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BARRON’S Online: Eau, Please: Investment firm jousts with Suez to boost values: “Knight Vinke made a name for itself as one of the investors that successfully urged a corporate makeover at Royal Dutch/Shell. But unlike the Anglo/Dutch oil giant, which still is feeling the repercussions of its misstated petroleum reserves, Suez isn't in crisis.” ( 20 Dec 04




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IT MAY LOOK ODD for little-known investment firm Knight Vinke Asset Management to be taking to task a company the size of Suez for failing to maximize shareholder value when, if anything, investors have become more bullish about the prospects of the streamlined Franco-Belgian utility.


Knight Vinke favors splitting the company in two, regrouping all Suez's energy assets -- power generation, transportation, and services -- in Electrabel, the Belgian utility in which it has a 50.8% stake, which would be spun off. That would leave Suez as a water and waste-management outfit.


Knight Vinke reckons that would attract higher valuations for both companies by eliminating Suez's conglomerate discount, leaving the company focused on its environmental-services business, underpinned by the cash-generating long-term contracts with French municipalities. Electrabel, no longer burdened by having to feed a cash-hungry parent, would become a pure-play international energy concern.


It has certainly energized shares of Electrabel, which rose more than 10% in the past week as already bullish investors banked on Suez buying out minority shareholders, or being swayed by Knight Vinke's view that the company isn't fully valued as is.


Knight Vinke is betting on rallying institutional investors to its cause because Suez's share price has fallen 45% in the past five years, compared with the benchmark CAC-40's decline of 31%. Knight Vinke hopes to get the ear of Belgian financier Albert Frere, Suez's biggest shareholder, who's grumbled in the past about the company's strategy.


The firm is backed by the California Public Employee's Retirement System, although the €200 million-€250 million it has invested in Suez and Electrabel makes the pension fund a small shareholder in the context of the two companies' market values of €19 billion and €18 billion, respectively.


Knight Vinke made a name for itself as one of the investors that successfully urged a corporate makeover at Royal Dutch/Shell. But unlike the Anglo/Dutch oil giant, which still is feeling the repercussions of its misstated petroleum reserves, Suez isn't in crisis. "We were going with the tide at Shell, whereas here we have the tide a bit against us, but the tide isn't so well-informed this time around," founder Eric Knight says.


In fact, Suez has been increasingly in investors' good graces as CEO Gerard Mestrallet pushes forward what appears to be a sensible two-pronged strategy, shorn of the distractions that had threatened to sink the corporation a few years ago. A spending spree saw Suez expand its water business rapidly in the late 1990s and early 2000s, while it was reluctant to sell non-core assets, ranging from banks to cable television, inherited from the 1997 merger of Compagnie de Suez and Lyonnaise des Eaux. That stretched Suez's finances. By late 2002, this panicked investors already shaken by worries about overall corporate creditworthiness, particularly in France where companies like Vivendi Universal, France Telecom and Alstom were in danger of going bust.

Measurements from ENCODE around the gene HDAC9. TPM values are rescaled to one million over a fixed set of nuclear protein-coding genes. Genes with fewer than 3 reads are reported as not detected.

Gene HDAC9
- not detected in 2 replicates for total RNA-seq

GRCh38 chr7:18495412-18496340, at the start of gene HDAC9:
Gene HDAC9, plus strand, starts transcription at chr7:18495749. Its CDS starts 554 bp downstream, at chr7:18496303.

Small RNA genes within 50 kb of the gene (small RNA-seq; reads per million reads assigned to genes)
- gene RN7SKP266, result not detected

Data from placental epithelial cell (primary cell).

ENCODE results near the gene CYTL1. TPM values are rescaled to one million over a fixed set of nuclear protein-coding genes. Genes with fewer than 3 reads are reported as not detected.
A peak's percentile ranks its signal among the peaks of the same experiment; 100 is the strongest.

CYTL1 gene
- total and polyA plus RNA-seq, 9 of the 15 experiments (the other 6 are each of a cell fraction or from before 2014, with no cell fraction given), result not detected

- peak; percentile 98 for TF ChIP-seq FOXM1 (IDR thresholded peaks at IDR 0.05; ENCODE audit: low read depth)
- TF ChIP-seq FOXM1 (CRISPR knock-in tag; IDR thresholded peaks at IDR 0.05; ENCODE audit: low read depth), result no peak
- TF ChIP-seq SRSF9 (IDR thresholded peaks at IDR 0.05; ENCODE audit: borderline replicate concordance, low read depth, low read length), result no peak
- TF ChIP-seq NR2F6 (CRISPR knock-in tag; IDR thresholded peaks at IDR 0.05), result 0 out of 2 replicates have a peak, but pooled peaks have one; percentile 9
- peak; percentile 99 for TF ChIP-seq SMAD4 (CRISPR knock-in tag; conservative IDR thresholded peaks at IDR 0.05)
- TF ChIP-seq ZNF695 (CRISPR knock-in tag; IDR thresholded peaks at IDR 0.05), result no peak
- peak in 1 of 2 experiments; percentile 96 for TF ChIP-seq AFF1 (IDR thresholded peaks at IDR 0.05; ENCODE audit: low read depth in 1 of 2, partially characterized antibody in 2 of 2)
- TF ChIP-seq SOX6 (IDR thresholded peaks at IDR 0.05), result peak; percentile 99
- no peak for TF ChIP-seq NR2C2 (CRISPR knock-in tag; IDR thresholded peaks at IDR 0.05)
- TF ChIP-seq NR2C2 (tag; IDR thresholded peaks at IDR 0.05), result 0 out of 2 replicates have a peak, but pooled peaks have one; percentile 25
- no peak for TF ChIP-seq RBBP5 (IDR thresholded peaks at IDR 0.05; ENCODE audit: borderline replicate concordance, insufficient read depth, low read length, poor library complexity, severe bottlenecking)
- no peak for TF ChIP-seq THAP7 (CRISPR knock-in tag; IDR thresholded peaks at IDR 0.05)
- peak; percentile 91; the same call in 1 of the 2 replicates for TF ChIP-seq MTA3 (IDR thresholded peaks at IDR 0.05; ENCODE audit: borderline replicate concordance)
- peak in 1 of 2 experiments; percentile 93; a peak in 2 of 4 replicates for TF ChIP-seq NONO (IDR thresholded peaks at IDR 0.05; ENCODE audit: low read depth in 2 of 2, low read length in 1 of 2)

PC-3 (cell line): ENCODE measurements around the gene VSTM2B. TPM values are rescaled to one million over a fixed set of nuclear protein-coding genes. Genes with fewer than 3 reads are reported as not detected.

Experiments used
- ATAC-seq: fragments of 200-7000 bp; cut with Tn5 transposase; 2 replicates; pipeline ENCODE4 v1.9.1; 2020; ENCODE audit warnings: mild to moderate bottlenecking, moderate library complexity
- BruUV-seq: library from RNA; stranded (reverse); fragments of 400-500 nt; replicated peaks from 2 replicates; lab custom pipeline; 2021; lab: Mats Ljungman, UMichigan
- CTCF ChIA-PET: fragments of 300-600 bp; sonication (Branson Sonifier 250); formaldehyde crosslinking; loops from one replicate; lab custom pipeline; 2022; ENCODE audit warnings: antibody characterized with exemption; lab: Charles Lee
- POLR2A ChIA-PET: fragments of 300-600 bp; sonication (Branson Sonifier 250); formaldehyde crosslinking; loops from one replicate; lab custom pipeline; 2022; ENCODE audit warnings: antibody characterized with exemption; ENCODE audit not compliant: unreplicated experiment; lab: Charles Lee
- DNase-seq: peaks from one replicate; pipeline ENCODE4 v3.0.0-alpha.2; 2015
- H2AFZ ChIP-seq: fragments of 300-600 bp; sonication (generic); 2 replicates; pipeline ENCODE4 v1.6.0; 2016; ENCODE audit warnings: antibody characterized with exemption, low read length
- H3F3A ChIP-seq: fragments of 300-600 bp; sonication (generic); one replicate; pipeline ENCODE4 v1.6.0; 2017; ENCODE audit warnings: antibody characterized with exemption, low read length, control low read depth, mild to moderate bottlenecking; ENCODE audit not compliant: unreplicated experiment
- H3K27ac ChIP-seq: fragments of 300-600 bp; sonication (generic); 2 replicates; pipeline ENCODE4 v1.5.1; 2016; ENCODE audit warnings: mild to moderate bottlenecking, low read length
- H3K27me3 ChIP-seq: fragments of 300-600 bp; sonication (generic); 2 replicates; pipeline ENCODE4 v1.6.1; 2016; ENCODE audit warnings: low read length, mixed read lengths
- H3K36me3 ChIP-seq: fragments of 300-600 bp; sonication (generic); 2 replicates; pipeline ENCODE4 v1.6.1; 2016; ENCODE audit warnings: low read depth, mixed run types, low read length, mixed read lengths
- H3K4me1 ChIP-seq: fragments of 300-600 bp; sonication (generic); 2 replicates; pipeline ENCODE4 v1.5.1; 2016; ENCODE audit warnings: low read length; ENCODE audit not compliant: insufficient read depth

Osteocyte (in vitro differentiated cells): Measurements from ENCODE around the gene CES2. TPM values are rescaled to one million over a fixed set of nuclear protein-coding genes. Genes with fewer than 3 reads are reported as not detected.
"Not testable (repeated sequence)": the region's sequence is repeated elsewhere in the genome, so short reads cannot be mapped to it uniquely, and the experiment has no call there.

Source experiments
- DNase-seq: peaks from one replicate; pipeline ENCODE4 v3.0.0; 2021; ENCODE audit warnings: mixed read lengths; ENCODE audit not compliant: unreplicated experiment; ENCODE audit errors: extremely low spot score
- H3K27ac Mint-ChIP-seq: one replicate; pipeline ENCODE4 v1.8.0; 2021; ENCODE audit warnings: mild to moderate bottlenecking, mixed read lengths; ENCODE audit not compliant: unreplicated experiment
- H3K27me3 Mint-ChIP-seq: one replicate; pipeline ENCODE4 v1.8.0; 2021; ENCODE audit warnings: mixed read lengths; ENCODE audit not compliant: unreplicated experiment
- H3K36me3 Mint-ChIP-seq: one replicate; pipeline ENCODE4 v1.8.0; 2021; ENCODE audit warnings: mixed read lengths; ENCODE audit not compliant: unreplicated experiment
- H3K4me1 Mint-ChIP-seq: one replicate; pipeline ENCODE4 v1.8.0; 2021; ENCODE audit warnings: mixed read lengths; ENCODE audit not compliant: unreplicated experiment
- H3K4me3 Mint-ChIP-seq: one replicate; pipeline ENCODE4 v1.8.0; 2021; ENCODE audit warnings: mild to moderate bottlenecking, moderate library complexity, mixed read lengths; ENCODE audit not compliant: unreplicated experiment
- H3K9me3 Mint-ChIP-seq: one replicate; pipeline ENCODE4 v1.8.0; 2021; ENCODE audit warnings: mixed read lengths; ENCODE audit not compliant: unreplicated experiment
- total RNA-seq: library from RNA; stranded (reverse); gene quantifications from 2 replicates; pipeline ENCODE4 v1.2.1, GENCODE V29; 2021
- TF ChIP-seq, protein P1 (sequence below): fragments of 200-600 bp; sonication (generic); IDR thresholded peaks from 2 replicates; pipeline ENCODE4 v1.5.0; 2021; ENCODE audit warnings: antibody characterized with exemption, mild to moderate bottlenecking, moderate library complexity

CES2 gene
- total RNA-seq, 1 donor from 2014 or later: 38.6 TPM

Suez reacted in the nick of time, changing its chief financial officer, selling assets, and cleaning up the balance sheet as it beat a hasty retreat from a number of unprofitable water contracts it had signed in cities in North and South America, and Asia.


Despite the mutterings about Suez's strategy, Mestrallet was able to announce his board's full support for management last spring. The market has given the company a vote of confidence, too, lifting Suez shares nearly 19% this year.


Knight is unimpressed. "The real priority has been debt restructuring...rather than maximizing shareholder value," he contends. He bemoans what he considers a lack of open debate about Suez's options, and the cost of the twists and turns that Suez has undergone in its efforts to find a strategic focus. Those maneuvers have included short-lived aspirations to build up a media division to match Suez's water and energy operations, abortive merger talks with E.On of Germany and Air Liquide of France, as well as the ill-fated international expansion of Suez's water business.


The weakness in Suez's approach is that it has dilly-dallied over taking full control of Electrabel, from which it receives only dividends, even though a boardroom reshuffle reinforced Suez's management control over the company this year. Furthermore, management has overestimated the synergies from offering municipalities and industrial customers "multiservice" contracts.


Whatever the intrinsic merits of Knight Vinke's plan for Suez, the firm might be underestimating the power of Suez management's close ties to France's political and business establishment, not to mention France's ideological attachment to "national champions." For now, Mestrallet is standing firm, telling investors last week that that as far as Suez's strategy is concerned, "the matter's been decided."


MATTHEW CURTIN is a reporter for Dow Jones Newswires in Paris.     


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